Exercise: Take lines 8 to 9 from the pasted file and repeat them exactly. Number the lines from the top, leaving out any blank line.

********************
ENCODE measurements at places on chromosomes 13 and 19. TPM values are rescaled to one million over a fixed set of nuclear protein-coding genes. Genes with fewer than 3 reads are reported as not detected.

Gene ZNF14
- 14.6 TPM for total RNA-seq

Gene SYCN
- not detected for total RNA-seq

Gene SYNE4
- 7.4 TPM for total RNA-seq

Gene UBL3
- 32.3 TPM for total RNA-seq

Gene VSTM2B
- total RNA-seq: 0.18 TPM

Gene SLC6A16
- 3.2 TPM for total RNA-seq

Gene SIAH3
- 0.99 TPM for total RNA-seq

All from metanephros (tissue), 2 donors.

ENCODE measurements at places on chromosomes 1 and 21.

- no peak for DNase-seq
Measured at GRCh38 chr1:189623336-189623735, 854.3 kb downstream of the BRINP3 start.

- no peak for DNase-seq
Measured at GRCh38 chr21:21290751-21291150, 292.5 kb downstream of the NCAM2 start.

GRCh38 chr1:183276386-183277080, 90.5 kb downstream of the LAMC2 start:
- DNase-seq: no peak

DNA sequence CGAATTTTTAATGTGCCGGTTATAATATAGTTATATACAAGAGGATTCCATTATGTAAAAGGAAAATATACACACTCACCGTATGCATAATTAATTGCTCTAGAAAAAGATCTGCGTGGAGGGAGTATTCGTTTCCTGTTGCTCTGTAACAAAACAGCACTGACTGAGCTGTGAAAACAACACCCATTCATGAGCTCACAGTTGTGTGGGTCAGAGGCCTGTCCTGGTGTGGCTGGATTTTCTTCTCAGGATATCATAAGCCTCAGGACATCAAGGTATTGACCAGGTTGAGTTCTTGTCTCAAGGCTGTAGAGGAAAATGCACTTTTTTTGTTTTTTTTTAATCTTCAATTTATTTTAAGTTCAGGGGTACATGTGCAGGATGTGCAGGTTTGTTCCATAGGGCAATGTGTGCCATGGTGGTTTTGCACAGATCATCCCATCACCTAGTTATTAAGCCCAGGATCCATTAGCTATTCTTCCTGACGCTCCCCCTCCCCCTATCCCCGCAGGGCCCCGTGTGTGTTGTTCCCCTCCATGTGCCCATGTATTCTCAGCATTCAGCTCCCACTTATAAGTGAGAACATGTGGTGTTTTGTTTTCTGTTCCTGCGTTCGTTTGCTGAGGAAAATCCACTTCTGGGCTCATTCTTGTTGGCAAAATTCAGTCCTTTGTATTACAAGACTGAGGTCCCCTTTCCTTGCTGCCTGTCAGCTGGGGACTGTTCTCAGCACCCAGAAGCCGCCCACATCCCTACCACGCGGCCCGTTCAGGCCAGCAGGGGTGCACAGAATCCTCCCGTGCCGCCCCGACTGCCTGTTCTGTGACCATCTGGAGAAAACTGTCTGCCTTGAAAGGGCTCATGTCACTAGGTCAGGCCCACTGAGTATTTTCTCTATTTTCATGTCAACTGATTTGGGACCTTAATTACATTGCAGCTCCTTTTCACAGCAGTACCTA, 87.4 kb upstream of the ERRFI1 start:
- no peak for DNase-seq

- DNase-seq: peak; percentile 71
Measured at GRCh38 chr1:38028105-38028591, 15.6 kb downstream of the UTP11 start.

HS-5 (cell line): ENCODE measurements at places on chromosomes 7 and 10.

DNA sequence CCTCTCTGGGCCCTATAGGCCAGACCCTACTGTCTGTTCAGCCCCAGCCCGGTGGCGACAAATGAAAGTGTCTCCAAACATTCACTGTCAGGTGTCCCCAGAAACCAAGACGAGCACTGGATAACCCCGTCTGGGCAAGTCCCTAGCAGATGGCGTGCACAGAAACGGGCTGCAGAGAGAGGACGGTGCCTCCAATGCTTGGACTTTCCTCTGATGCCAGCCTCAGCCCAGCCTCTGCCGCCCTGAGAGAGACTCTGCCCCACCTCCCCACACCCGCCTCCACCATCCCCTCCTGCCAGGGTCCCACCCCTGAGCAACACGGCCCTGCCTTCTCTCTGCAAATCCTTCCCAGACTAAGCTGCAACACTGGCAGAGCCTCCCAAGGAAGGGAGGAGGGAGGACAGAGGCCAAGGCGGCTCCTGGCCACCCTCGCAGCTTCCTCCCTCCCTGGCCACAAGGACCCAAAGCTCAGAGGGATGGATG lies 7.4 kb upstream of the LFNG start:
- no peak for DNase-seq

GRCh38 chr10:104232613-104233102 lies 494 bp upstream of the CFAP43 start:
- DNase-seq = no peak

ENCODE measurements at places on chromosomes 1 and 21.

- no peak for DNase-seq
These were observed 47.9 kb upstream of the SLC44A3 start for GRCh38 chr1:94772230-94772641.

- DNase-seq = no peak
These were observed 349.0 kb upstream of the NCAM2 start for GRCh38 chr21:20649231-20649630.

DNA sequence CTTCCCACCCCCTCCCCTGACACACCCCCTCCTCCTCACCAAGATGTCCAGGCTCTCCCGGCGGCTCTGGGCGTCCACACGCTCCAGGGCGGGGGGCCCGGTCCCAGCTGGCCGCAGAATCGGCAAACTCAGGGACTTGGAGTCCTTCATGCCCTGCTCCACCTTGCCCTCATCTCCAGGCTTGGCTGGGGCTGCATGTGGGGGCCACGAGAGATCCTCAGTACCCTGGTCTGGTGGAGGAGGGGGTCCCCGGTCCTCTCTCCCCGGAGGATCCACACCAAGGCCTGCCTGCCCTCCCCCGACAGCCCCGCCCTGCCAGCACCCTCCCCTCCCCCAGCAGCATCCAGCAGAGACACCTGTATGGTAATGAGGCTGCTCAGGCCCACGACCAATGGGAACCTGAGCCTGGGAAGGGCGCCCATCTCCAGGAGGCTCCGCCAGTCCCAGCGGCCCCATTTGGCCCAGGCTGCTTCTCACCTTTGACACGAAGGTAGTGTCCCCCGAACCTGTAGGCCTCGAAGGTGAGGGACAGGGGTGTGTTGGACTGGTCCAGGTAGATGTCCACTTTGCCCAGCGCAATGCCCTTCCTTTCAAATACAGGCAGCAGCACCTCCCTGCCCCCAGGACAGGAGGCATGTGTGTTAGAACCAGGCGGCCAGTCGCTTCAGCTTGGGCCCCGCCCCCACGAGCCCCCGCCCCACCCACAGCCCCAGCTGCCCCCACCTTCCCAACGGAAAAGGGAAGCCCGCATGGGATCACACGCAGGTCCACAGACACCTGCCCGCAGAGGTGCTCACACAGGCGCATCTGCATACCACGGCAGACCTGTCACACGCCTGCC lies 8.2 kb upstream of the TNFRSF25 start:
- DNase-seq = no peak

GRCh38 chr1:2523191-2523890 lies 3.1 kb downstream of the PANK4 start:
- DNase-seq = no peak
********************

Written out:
Gene UBL3
- 32.3 TPM for total RNA-seq